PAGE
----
It took a couple of the four days we were there for things to settle. I was so attracted to the open space and large properties back east, I offhandedly remarked to my husband that it would be so nice to live somewhere like this. His response? “It may happen today. I’m not sure if this is a vacation or a relocation. I’m afraid to get back on a plane with the kids.”
We did manage to get on our flights home, and the requisite screaming resumed. At one point I was in the bathroom and began to wonder how long I could hide out in there before anyone noticed I was missing. Perhaps I could ‘accidentally’ end up in New Zealand or points beyond. Oops. Then I remembered I left my passport back at my seat, and resigned myself to the noise. We did our best to keep the munchkins occupied, and rotated them between the four of us as needed. The flight seemed to take forever, but finally, the kids fell asleep. Aaaah. But wouldn’t you know, it was just as we landed in L.A.
This was my second Mother’s Day. It took awhile to hear myself say, “My son”, or, “My daughter”, and not have it feel surreal. after trying to get pregnant for so long. Now with one year old triplets running around, almost literally, Mother’s Day is truly special. But one of the most unexpected blessings of my life is my 12 year old stepson.
Reflecting on a time when I thought I might never end up getting married, I recall having dated a couple of men who already had a child. Though it was never something I thought would be for me, it seemed fine at that time, when I had no imminent intention of getting married. I was sure that when the time came, I would want to marry someone with whom I could experience a child together for the first time. I also never thought I would be the second wife.
Marrying someone with a child however, proved to be a great thing. I discovered that moving forward became easier when I let go of the past. Meeting my husband gave me the courage to do just that, at a time in my life when I was less than hopeful about relationships.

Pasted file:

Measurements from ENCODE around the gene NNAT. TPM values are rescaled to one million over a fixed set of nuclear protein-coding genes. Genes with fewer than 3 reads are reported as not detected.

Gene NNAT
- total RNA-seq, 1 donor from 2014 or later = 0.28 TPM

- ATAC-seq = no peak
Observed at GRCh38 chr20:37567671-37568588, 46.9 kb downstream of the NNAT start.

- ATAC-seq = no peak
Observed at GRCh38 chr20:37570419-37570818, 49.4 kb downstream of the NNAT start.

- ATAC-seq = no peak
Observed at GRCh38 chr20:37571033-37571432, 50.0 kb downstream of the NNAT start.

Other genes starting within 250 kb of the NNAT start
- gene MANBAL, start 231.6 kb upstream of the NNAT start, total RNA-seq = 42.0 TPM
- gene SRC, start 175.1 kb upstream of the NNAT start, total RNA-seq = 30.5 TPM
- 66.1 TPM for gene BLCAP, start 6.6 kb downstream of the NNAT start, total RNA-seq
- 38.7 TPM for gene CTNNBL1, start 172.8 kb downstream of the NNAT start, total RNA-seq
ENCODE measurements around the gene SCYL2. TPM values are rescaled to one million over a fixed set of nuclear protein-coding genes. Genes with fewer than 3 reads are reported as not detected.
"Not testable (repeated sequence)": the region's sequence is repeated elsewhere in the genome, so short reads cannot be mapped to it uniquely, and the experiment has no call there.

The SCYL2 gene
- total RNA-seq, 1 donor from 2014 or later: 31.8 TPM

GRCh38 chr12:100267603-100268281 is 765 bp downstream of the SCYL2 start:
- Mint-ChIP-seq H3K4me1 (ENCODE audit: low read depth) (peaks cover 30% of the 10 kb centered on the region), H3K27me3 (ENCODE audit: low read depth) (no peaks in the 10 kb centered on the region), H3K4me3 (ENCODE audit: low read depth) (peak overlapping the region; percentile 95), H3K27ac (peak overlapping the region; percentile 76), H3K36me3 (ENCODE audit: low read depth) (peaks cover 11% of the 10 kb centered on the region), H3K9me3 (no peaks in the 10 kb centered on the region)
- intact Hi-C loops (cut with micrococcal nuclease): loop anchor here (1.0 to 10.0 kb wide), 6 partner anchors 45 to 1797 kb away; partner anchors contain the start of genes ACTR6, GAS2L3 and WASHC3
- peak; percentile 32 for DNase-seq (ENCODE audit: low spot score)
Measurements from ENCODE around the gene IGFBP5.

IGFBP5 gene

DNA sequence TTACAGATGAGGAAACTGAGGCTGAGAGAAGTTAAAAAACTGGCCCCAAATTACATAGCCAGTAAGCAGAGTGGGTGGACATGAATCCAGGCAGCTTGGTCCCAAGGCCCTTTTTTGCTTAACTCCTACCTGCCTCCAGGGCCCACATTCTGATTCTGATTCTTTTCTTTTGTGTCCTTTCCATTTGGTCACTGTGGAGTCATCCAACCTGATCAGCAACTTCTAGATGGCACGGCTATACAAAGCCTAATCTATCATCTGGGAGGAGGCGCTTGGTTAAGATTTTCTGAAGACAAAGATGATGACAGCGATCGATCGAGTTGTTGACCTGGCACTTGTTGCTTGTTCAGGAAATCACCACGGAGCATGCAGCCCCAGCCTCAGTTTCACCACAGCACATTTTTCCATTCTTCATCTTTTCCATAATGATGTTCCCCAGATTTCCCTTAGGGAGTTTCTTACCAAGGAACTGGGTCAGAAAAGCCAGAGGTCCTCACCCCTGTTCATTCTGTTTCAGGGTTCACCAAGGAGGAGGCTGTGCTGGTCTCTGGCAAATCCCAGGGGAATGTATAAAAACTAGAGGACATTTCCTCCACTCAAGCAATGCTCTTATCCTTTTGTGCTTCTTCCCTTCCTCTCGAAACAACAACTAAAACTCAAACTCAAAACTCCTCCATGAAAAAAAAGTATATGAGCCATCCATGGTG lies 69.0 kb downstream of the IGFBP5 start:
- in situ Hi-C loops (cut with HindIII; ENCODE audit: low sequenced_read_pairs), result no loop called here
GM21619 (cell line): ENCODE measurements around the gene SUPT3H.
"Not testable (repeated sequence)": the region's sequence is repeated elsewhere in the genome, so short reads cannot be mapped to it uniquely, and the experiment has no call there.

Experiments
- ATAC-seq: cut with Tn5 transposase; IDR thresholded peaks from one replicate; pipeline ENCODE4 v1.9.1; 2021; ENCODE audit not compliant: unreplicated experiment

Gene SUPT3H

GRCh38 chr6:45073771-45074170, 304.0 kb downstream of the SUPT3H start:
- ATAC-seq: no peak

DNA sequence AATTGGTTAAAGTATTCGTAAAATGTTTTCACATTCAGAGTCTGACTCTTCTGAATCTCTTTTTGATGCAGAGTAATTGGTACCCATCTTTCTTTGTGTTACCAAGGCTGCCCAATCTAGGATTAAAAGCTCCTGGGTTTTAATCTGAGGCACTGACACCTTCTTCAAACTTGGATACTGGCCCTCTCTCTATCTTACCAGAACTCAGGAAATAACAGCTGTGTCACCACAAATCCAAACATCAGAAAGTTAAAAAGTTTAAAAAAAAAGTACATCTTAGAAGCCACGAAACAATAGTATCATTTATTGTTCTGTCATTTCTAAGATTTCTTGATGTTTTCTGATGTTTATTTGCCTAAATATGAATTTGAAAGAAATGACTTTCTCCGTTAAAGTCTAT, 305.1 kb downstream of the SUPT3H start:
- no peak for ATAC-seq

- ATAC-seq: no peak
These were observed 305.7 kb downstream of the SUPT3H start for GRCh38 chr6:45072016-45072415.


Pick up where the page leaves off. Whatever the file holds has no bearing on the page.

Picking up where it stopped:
Seeing your future spouse in action with their child before you have one with them is pretty telling. My husband is a great dad, and it is no surprise to me that his son is also a great kid. Meeting my stepson at kindergarten age was good timing perhaps, and fortunately the divorce is a harmonious situation, which is helpful. But what truly makes it work is my husband’s allowance of my participation with his son. I have tried to be very conscious of the appropriate boundaries, given our circumstances. I know I am not his mother. He has one. That frees me up to be a parental figure with less pressure. Over the years, I have had the opportunity to do things with him like go to the movies, go shopping, take him to play dates, play video games and more. Having time to talk with him, help him with homework and get to know him has been wonderful. Electronic Arts invited us to a couple of pre-market video game events in the past six months. Going to them, just the two of us, was so much fun. We ate junk food, played video games that no one else has played yet and just chatted about nothing in particular.
My husband and his son took a trip when his son was about four years old. His son commented during the plane's descent into Los Angeles that it seemed like it might rain. It did turn out to rain a short time later, and my husband told him he had been right. His son turned his face up to my husband and very seriouly said, "I'm a good guy to know!".
I had no idea how things would turn out back in the beginning. But I knew my husband was right for me, and I knew that whatever our circumstances, we could make it work. Having ‘parent practice time’ with my husband and stepson before we had our babies was a bonus. This (now) young man is a fabulous older brother. The triplets ADORE him and light up when he walks into the room. He was important to me before we had babies, and now is even more important as their sibling.
So although this was my second Mother’s Day, it feels like my sixth. I am grateful to call this good guy family.